P583 Real-world use and effectiveness of golimumab for ulcerative colitis in Canada
B. Bressler1, M. Williamson*2, F. Camacho3, B. Sattin2, A. H. Steinhart4
1University of British Columbia, Vancouver, Canada, 2Janssen Inc, Toronto, Canada, 3Damos Inc, Toronto, Canada, 4University of Toronto, Toronto, Canada
The efficacy of golimumab (GLM) to induce and maintain remission in biologic-naïve patients with ulcerative colitis (UC) is well established from controlled clinical trials. However, GLM’s real-world effectiveness, important to physicians and payors, remains largely unexplored. The aim of this study was to describe the real-world use of GLM, to examine the rate of persistence of GLM therapy in a large cohort of Canadian patients with UC, and to assess factors that predict discontinuation during GLM maintenance treatment of UC.
In Canada, patients with UC treated with GLM are managed through a nationwide patient support programme (PSP), BioAdvance®. This PSP maintains records analogous to, but often more detailed than, claims databases (eg, patient demographics, prescription data, etc). We conducted a retrospective study of UC patients receiving GLM maintenance therapy from August 2012 to August 2015 following primary response to therapy (patients with incomplete data were excluded). Kaplan–Meier analysis was used to assess time to time to discontinuation, defined as no confirmed dose in > 60 days.
In total, 136 UC patients (50.7% male) with a mean (SD) age of 44.4 (15.6) years were included in the analysis. The majority of patients (72.1%) treated with GLM were naïve to anti-tumour necrosis factors (TNF). The initial dose for the majority of the subjects in the analysis (77.6%) was 200 mg, and 71.6% received 100 mg of GLM q4wk as maintenance therapy. The median time to discontinuation was 530 days; approximately 63% remained on therapy after 1 year (Figure 1). Patients with prior anti-TNF-exposure did not appear to persist on therapy for less time than anti-TNF-naïve patients (550 vs 530 days, p > 0.05). A Cox proportional hazards model failed to detect any significant interaction between discontinuation and age, gender, GLM dose, or prior anti-tumour necrosis factor (TNF) exposure. Dose optimisation occurred in 3.6% of patients.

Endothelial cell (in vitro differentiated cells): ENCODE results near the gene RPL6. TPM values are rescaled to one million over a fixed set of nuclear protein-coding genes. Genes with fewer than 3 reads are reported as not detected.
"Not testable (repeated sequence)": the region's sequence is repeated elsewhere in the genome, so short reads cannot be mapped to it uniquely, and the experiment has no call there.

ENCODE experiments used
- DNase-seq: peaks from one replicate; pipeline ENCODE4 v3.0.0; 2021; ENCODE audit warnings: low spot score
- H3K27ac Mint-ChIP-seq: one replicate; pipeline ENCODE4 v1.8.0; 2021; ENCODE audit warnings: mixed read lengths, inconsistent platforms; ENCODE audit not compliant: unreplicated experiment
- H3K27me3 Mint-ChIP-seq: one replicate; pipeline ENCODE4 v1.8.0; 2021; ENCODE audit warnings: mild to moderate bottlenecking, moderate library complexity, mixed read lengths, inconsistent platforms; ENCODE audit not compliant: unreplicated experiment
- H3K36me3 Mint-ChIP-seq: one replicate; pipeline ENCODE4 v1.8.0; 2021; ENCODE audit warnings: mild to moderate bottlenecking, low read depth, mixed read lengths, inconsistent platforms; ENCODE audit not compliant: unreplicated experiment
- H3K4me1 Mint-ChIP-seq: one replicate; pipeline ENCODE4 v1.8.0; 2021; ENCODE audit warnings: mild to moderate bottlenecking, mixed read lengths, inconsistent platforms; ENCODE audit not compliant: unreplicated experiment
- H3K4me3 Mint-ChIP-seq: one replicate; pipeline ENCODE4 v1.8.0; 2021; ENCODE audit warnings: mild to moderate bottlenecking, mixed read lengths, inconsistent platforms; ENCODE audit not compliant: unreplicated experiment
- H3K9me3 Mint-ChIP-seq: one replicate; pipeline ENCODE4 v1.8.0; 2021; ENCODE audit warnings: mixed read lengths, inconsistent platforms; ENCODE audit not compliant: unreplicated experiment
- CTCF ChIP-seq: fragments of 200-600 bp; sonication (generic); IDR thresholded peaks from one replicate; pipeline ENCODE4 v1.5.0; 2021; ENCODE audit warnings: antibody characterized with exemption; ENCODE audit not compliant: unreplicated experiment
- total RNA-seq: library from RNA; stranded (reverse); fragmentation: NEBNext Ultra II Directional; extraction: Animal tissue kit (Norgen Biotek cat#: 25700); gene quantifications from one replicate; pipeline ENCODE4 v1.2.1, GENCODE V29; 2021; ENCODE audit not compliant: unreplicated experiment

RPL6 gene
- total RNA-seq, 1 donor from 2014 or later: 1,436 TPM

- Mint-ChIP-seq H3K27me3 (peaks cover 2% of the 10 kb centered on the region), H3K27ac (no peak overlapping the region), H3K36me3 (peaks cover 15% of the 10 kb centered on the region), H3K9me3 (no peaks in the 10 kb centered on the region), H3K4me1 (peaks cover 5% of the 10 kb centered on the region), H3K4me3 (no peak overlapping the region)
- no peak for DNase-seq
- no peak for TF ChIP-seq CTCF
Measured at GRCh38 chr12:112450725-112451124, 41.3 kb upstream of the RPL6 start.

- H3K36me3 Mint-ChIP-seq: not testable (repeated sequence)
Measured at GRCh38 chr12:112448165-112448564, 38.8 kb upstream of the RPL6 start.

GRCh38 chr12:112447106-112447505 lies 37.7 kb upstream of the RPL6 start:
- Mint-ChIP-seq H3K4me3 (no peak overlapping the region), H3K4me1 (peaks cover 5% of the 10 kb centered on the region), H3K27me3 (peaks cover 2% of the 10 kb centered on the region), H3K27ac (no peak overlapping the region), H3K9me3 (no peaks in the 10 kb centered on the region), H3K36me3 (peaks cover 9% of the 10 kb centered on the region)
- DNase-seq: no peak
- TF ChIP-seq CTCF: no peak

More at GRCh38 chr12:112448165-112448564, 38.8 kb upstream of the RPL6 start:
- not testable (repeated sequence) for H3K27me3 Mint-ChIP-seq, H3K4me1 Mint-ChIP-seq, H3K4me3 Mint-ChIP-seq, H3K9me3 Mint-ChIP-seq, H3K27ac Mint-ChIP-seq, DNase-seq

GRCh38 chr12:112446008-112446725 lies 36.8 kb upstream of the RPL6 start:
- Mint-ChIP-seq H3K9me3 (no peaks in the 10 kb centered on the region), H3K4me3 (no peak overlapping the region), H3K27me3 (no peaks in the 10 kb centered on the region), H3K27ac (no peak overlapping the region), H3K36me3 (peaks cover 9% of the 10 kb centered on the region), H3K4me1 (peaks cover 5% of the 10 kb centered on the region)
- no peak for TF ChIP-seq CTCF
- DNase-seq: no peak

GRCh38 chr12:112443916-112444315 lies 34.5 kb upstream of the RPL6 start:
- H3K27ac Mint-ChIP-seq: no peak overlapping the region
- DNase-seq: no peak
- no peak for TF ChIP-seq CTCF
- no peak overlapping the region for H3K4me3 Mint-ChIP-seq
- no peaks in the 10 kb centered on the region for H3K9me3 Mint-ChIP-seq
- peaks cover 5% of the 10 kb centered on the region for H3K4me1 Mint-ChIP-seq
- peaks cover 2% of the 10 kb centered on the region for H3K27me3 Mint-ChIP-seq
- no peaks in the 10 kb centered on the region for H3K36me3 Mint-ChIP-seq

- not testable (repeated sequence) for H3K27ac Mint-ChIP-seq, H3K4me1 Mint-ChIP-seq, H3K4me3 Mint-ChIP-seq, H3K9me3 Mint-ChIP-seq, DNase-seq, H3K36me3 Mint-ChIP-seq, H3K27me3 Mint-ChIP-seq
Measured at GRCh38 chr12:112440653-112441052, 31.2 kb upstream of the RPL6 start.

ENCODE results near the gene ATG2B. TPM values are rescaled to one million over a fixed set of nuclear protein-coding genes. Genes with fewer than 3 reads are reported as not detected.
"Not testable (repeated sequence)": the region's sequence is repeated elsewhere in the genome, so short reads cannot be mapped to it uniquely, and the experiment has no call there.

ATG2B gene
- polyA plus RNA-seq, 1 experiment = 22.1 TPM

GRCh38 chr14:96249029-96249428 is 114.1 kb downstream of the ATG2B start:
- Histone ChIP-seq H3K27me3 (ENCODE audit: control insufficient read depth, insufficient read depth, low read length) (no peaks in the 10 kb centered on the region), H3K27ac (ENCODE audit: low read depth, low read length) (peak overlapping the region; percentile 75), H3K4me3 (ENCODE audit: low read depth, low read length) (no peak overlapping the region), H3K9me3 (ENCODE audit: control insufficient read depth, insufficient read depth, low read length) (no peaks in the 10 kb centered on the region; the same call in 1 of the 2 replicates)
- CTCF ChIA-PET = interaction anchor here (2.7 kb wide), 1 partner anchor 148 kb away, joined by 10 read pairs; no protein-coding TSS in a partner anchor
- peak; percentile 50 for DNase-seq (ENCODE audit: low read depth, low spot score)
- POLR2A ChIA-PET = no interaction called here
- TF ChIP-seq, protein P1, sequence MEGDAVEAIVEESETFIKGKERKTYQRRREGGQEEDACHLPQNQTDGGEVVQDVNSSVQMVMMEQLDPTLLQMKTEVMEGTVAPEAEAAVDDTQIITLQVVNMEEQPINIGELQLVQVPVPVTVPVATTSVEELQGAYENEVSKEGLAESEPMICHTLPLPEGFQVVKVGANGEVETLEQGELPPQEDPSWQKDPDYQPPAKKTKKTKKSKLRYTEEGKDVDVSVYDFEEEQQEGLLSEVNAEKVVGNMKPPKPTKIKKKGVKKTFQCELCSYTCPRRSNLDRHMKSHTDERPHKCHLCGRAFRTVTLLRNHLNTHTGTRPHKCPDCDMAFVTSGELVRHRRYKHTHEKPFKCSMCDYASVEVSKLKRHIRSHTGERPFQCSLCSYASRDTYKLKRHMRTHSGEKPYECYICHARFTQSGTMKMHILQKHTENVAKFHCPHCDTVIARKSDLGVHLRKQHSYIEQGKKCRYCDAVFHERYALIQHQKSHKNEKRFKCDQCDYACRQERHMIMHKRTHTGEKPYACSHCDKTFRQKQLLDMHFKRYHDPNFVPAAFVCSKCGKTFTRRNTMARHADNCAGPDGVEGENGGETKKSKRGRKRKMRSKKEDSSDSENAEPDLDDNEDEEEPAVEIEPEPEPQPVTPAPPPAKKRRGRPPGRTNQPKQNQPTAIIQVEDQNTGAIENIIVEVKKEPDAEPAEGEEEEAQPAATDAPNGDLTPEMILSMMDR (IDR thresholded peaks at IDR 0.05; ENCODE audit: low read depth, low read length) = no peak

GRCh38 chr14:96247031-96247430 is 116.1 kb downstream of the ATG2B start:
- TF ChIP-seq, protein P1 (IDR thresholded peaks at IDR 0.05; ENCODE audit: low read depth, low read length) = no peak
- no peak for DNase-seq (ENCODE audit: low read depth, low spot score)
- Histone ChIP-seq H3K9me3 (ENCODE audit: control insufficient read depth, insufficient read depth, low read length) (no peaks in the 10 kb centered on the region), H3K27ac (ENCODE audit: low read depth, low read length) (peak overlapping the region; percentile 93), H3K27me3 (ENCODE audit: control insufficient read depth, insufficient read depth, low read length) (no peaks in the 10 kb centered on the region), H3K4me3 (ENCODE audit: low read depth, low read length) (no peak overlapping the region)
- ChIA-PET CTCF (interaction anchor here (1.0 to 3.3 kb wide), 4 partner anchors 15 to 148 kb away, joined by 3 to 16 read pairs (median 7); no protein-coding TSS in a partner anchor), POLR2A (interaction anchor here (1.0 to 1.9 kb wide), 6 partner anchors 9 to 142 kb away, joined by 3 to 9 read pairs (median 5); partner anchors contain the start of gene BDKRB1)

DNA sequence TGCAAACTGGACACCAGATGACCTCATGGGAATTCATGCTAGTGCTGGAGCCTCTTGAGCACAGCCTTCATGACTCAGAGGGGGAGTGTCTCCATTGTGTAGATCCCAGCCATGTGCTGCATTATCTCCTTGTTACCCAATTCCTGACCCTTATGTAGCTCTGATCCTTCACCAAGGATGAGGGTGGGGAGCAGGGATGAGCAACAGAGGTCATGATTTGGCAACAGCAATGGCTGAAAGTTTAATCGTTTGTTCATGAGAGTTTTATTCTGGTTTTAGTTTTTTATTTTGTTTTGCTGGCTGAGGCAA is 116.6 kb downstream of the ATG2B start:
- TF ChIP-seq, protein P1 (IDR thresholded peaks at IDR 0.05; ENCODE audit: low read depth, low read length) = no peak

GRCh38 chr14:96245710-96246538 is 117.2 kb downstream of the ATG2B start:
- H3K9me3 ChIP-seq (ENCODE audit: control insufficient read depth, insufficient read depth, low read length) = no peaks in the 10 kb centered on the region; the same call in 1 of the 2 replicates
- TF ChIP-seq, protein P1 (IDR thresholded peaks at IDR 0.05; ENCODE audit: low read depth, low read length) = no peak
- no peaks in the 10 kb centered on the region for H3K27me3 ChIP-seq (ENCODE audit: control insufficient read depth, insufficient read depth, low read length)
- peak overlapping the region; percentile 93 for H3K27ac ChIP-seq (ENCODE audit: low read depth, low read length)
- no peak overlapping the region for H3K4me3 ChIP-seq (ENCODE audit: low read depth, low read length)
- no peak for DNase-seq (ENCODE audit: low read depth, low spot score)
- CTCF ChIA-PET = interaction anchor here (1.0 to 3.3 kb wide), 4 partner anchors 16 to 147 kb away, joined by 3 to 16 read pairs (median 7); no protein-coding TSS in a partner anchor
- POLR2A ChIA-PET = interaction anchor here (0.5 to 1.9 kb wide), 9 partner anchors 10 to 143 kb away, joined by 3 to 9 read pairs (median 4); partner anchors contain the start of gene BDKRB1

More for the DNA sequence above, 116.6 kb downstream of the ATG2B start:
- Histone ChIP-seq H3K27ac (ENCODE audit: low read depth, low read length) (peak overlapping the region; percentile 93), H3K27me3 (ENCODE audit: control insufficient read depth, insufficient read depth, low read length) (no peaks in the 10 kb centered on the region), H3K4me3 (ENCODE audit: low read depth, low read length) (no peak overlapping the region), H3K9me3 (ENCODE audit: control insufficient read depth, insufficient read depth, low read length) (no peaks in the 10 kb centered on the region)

Figure 1. Kaplan-Meier survival curve showing rate of persistence in golimumab responders.
In this large national cohort, 63% of responders to GLM persisted on therapy after 1 year, and few underwent dose optimisation. The median time to GLM discontinuation was 530 days. This dataset represents the largest real-life analysis of GLM patients to date. This real-life cohort is consistent with others showing a substantiated rate of persistence compared with that seen in randomised controlled trials (RCTs).